Upon completion of the apprenticeship program (or one of the local university programs), surveyors may be qualified to take the land surveyor in training (LSIT) exam if they have earned enough experience on the job. After passing the LSIT exam, they can then progress to an advanced work level (like party chief) until they attain licensure.
A graduate of the VAS Surveyor Apprenticeship program, Vickie McEntire is currently working as the county surveyor for Fairfax County. She came into the program with some prior education from the Wake Technical Community College (Raleigh, N.C.) Survey-ing Technology program. After completion of the VAS Apprenticeship Program, she achieved her LSIT and professional license as a land surveyor. "The VAS Apprenticeship program is the only place in the Northern Virginia region where up-and-coming surveyors can obtain a well-rounded survey education," she says. "The program is important to the continuing health of the profession in Virginia."
As an instructor, Spencer has noticed that over the past 10 to 20 years there has been an increased emphasis on solving "professional problems" as opposed to solving computational problems. His observation reveals that the business of surveying has been an increasing priority for surveyors. Several university courses for surveying curriculums now include business law, management, economics and finance, along with written and verbal communication skills.
Continuing EducationOnce a surveyor is out of the initial training and education mode and is licensed and practicing, continuing education becomes a relevant matter. Although continuing education courses are offered through a variety of providers including manufacturer-certified training centers, professional surveying societies and others, there are not an overwhelming number of avenues in which one can take for continuing education. It may require some seeking to find continuing education courses of interest and applicability.
State RequirementsNumerous states require surveyors to obtain continuing education; arguably, this idea has significant merit in a time of constantly changing technologies. Harry Jenkins, a land surveyor licensed in four states and a director of surveys for VIKA, a multi-office company in the Mid-Atlantic, says he must show proof of continuing education in half of the states he maintains certification with in order to renew his license. "Continuing education is about keeping up with what is going on and it pertains more to knowledge than it does to skill." Maryland, his home state, maintains high credentials for the education applicable toward license renewal and includes such things as Outcome Based Education requirements where surveyors must prove they have achieved the level of knowledge objectives of a taken class through testing or some other outcome based method. A basic class on learning how to use a piece of surveying equipment would likely not fulfill these educational qualifications.
Training Centers and Reseller SeminarsManufacturer-certified training centers exist in most states and offer manufacturer-certified skill attainment. These providers include educational institutions that have achieved manufacturer certification as well as proprietary organizations that employ industry experts. They also include manufacturers' dealers who have a vested interest in servicing the products they sell. These organizations hire highly qualified individuals who go through rigorous testing procedures and qualification reviews.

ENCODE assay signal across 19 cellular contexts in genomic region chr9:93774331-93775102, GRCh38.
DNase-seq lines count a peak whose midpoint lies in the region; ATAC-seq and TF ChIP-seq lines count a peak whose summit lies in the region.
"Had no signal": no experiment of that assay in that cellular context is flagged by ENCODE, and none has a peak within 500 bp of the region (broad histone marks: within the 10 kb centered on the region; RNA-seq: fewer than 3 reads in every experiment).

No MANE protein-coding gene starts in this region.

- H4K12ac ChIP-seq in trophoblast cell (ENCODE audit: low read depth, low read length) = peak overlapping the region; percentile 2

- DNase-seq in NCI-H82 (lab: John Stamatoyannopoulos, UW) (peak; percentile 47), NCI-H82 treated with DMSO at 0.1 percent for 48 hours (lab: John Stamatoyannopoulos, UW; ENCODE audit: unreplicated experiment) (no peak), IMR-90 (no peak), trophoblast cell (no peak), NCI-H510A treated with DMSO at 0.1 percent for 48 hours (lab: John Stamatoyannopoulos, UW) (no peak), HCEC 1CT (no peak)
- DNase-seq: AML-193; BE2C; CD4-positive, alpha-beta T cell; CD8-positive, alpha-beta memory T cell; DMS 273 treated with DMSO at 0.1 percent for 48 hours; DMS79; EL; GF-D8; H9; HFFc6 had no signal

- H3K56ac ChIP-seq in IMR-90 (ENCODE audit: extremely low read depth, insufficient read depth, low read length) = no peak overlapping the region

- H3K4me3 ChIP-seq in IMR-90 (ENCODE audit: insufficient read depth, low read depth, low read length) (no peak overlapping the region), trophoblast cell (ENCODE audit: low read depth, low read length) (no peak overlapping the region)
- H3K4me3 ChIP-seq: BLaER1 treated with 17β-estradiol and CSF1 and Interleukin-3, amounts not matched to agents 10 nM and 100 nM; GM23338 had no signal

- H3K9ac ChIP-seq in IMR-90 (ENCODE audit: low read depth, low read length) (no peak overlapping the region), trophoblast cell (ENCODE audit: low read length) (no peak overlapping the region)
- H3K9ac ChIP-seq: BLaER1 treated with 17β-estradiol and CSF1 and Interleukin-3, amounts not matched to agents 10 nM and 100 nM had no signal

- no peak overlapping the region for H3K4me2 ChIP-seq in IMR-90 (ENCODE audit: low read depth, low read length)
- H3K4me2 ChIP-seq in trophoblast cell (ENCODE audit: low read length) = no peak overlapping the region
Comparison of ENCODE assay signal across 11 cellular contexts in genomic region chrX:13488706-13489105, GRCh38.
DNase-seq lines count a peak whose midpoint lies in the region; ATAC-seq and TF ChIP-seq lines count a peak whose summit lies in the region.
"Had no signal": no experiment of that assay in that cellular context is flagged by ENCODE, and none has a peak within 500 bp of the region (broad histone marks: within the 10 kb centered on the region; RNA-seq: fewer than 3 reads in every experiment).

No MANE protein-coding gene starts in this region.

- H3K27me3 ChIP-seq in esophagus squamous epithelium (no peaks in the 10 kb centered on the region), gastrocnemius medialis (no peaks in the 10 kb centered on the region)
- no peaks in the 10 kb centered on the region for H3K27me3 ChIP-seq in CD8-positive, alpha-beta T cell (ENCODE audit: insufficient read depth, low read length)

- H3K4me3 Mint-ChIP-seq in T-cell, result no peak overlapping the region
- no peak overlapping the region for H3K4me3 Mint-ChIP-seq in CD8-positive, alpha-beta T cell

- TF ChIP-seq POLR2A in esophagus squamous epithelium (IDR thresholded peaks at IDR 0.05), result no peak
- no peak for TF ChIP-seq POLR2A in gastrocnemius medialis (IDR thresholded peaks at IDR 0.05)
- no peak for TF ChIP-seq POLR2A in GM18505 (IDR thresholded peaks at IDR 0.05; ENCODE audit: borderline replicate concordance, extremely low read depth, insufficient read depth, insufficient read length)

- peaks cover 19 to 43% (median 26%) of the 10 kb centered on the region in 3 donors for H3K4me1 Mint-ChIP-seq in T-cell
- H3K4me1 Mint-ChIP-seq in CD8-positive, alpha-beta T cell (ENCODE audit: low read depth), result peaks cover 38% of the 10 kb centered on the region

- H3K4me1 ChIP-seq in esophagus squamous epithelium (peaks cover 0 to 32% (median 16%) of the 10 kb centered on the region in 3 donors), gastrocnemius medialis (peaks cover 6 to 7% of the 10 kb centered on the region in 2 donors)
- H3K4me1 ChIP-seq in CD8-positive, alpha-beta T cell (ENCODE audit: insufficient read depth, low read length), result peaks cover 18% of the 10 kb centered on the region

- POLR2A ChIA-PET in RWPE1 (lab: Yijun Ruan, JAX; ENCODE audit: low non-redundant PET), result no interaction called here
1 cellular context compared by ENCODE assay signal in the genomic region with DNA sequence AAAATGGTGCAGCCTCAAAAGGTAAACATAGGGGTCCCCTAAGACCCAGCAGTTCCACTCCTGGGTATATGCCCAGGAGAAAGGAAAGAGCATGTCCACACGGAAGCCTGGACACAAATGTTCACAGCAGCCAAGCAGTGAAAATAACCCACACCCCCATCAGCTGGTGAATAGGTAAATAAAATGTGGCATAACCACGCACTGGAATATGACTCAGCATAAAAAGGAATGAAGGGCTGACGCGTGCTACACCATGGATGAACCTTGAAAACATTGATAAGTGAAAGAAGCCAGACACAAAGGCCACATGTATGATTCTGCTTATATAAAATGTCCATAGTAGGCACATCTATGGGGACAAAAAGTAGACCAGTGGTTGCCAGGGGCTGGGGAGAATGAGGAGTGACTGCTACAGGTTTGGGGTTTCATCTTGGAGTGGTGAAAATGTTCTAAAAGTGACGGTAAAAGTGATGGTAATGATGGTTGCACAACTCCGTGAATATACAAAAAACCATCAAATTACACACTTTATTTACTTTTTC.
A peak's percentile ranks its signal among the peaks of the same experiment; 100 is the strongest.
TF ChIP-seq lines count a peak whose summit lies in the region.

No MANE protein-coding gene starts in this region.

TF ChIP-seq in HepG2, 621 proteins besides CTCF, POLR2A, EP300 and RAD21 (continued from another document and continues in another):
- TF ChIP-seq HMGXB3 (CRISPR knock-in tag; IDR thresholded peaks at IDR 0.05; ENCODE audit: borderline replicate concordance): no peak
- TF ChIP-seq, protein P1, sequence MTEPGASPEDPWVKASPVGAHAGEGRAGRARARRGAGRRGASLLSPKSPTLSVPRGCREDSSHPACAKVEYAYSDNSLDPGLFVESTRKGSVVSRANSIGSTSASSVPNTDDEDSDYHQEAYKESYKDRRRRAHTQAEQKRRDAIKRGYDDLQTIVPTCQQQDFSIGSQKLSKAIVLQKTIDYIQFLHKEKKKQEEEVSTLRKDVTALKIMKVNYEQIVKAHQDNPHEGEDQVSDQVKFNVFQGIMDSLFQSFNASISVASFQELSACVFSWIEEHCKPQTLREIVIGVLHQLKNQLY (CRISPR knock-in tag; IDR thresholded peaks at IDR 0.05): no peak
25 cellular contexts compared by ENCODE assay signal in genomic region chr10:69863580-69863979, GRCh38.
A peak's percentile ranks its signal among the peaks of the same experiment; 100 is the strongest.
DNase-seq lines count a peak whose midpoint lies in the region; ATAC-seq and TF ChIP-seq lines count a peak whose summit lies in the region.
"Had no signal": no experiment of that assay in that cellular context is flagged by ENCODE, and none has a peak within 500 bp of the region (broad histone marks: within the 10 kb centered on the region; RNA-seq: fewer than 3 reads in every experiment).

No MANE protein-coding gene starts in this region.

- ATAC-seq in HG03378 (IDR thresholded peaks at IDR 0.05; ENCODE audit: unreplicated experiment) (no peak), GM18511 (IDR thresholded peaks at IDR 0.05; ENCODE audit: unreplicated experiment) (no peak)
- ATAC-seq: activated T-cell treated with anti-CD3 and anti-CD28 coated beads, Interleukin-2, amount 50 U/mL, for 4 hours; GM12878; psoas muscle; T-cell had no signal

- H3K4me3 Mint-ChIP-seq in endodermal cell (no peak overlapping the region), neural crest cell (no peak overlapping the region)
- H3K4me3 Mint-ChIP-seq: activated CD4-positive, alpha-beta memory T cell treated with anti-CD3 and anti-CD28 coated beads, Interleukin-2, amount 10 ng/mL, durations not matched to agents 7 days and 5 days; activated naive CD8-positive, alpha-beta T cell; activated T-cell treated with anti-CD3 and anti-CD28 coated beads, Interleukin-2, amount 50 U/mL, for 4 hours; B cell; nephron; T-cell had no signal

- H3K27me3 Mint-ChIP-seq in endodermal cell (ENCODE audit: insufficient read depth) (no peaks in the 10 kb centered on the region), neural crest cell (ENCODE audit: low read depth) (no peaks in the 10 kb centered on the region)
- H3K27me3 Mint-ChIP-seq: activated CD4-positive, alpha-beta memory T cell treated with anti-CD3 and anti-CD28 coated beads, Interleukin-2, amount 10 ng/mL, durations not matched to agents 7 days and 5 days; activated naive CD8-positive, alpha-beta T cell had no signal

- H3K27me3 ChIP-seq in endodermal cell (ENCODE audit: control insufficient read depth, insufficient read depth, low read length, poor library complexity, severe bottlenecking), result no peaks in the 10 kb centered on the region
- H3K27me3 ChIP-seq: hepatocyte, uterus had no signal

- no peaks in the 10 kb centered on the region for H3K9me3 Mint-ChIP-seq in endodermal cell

Some of these outfits strictly offer training, which can include classes in equipment use and calibration, or the application of instruments and software. These classes may or may not satisfy continuing education requirements for license renewals depending on the course content. For instance, when providing training on software that performs traverse balancing, road design or data preparation, well-prepared courses also include the manual computational methods behind these automated algorithms. Such a course would likely pass the scrutiny of the regulating bodies for fulfillment of continuing education requirements.
Dave Reitmeyer, owner of equipment reseller PPS Inc. in Saxonburg, Pa., shared information on what seminars and training his company offers. The staff at this company includes people who are both professionally licensed as well as survey and construction experts from the field. PPS Inc. has invested heavily in both its indoor and outdoor training facilities. Its course offerings support pre-sale, initial after-sale and refresher courses. The classroom seats 12 to 18 people depending on the equipment or workstations needed for the event. There is a raised stage for the instructor, high-speed Internet access and a surround sound stereo system with overhead projector. The class content ranges from seminars with nationally known speakers to live instructors and WebEx (live interactive training sessions).
Education and Training for TransitionThe profession and the business of surveying are perhaps in more flux now than ever before. Surveyors are transitioning into new and different roles. To develop the profession's health and productivity, surveyors must invest in fundamental and continuing education and training. I recommend that surveyors develop a methodical approach toward achieving a regular update on the training and educational aspects of the industry as it evolves and expands.
Sidebar: Surveying Education Sources
- Accreditation Board for Engineering and Technology (www.abet.org)
- American Congress on Surveying and Mapping (www.acsm.net)
- National Council of Examiners for Engineering and Surveying (www.ncees.org)
- National Society of Professional Surveyors (www.acsm.net/nsps/index.html)